Fevered imagination

Tilda Swinton in “The Eternal Daughter”, in which she plays a dual role as an elderly mother and her middle-aged daughter

If you think the spooky season begins and ends with Halloween, think again. For we are now up to our necks in Samhain – or November as we non-Gaelics call the witchiest time of the year. As if to seal the deal, here comes critics’ darling Joanna Hogg, with her own personal take on the English ghost story. Hogg’s The Eternal Daughter features Tilda Swinton in a dual role as an elderly mother, Rosalind, and her middle-aged daughter, Julie.

The film starts with a horseless carriage conveying them through misty woods towards an old dark house in North Wales, a hotel where the daughter will try to tap into her mother’s memories for a screenplay. This opening imagery could be straight out of a nocturnal painting by John Atkinson Grimshaw, whose November Moonlight adorned the cover of the Penguin Classic edition of Henry James’ The Turn of the Screw, most memorably adapted as The Innocents (1961), a paradigm in the art of striking the perfect balance between ghosts being real or a figment of someone’s fevered imagination.

The shadow of James looms large over The Eternal Daughter, as does that of his near-contemporary, Edith Wharton, no mean ghost scribe herself. Hogg’s film made me think of her story Afterward, in which there’s a ghost, but nobody knows it’s a ghost, “Well – not till afterward, at any rate.” Julie is also seen reading Rudyard Kipling’s They, in which the nature of the haunting is, again, not immediately apparent. Hogg is not shy about incorporating highbrow literary allusions as well as references to her own semi-autobiographical diptych The Souvenir (2019) and The Souvenir Part II (2021); The Eternal Daughter’s mother and daughter share their names with equivalent characters in the earlier films. Meanwhile, Swinton’s dual role seems logical and natural, unlike her gimmicky triple-turn in Suspiria (2018).

Thankfully, The Eternal Daughter is not all po-faced. No sooner have we arrived at the hotel than Julie encounters a receptionist so hilariously unhelpful she ought to come with a trigger warning for those of us with similarly hellish experiences of customer non-service. This is unequivocally a ghost story of the arthouse persuasion. The wind whistles, the spaniel whimpers, and things go bump into the night – but Hogg uses metaphor and suggestion to dig into its central mother-daughter relationship, rather than resorting to audience-goosing jump-scares and special effects.

Simone Simon in “Cat People” (1942)

Wharton, in the preface to a collection of her ghost stories, published shortly after her death in 1937, predicted the “ghost instinct” in audiences would soon be atrophied by “those two world-wide enemies of the imagination, the wireless and the cinema.” But she was writing before the films of producer Val Lewton made a virtue of their low budgets to turn garish titles such as Cat People (1942) and I Walked With a Zombie (1943) into shadowy visual poetry that harness the viewer’s imagination rather than atrophying it. Just as modern horror movies split into opposing camps of inference versus explicitness, so ghost movies can be divided into creepy ambience versus bells and whistles. The 1963 adaptation of Shirley Jackson’s The Haunting of Hill House uses nothing more than noises and camera angles to make your blood run cold, whereas the 1999 remake is overflowing with doughy CGI spectres, revolving rooms and possessed bedclothes. No prizes for guessing which film gives you sleepless nights. (Mike Flanagan’s 2018 Netflix mini-series, based on the same source, lands somewhere between the two extremes.)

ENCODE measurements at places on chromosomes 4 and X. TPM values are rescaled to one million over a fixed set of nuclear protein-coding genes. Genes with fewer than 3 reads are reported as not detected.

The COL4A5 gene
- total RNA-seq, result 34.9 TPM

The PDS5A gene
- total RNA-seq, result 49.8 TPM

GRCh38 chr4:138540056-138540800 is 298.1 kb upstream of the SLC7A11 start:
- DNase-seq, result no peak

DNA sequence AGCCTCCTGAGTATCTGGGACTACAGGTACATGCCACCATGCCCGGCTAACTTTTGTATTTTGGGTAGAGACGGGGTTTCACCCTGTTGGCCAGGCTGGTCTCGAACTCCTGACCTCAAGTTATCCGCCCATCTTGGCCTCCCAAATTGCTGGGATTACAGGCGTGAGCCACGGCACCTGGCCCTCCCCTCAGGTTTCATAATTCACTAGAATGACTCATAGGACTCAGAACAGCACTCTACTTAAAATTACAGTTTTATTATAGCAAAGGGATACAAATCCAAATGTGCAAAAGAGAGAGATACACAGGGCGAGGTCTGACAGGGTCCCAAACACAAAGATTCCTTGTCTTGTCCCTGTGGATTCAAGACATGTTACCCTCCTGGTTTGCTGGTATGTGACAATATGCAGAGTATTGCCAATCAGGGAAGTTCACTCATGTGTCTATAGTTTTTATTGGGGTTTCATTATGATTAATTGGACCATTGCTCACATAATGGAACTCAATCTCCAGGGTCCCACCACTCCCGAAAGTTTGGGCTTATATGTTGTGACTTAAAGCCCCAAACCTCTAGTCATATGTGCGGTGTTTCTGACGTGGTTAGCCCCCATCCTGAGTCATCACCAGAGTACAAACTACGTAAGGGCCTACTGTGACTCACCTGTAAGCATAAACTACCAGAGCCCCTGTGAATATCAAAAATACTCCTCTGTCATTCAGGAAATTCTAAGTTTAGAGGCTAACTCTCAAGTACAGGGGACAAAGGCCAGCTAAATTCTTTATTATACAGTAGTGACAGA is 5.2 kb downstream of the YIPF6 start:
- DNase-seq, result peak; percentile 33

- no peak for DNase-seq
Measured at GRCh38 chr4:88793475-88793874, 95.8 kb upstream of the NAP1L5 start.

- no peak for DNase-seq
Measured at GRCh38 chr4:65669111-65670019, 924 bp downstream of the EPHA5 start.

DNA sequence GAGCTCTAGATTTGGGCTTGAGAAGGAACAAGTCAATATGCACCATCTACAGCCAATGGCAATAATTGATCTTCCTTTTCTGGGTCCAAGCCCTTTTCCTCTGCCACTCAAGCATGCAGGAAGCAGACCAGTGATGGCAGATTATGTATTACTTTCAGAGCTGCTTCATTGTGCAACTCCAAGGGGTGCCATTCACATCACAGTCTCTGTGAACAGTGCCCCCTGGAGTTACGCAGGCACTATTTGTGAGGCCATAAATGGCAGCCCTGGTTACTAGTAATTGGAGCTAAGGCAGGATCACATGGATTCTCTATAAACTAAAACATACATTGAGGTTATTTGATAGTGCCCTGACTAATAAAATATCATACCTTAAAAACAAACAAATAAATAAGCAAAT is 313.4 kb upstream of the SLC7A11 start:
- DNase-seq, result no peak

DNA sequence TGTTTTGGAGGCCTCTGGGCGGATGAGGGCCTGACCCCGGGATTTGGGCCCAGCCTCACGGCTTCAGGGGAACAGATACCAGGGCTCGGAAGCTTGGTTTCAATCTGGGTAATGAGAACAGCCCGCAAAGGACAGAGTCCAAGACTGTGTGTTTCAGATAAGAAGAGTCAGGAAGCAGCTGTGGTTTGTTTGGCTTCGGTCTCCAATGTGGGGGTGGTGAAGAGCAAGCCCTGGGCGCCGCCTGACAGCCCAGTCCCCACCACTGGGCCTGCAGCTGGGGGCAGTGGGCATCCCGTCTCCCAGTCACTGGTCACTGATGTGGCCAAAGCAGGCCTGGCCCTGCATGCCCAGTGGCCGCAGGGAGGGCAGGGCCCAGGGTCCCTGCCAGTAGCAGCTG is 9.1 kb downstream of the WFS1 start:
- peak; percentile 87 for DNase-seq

In the spirit realm, arthouse overlaps with multiplex

Arthouse ghost stories sometimes attract ire from impatient horror fans who don’t feel sufficiently chilled by things just going bump in the night; they would prefer crash-bang-wallop. They especially don’t care for David Lowery’s A Ghost Story (2017) in which Casey Affleck spends most of the film beneath a Casper-style white sheet with eyeholes, while the film unfurls into an existential meditation on love, bereavement and the passage of time. I Am the Pretty Thing That Lives in the House (2016) is another arthouse ghost story that takes its own sweet time. Ruth Wilson plays a live-in nurse who suspects the house where she’s caring for a woman with dementia is haunted. It moves at such a languorous pace you would be forgiven for nodding off, but the film’s atmosphere is so rich and layered that you’re liable to incorporate it into your dreams as you nap. (The writer-director is Oz Perkins, whose father played Norman Bates in Psycho, and whose mother died in one of the planes that hit the World Trade Center on 9/11. No wonder he makes ghost stories.)

Ruth Wilson, Lucy Boynton in “I Am the Pretty Thing That Lives in the House” (2016)

But, in the spirit realm, arthouse overlaps with multiplex more often than you might think. Paranormal Activity (2009) and its sequels are by no means arty, yet I was impressed to see popcorn-munching audiences reduced to nervous silence by the sort of long uneventful takes they would never tolerate in films by, say, Chantal Akerman or Aleksandr Sokurov. Nothing is happening… yet something could happen at any second, so we have to scour the frame to make sure we don’t miss it. It’s at times like this you wish you could summon the spirit of Edith Wharton to reassure her that, despite her fears, the “ghost instinct” in cinema audiences is still going strong.

Anne Billson is a film critic, novelist and photographer

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Arts & Culture, Billboard, November 2023

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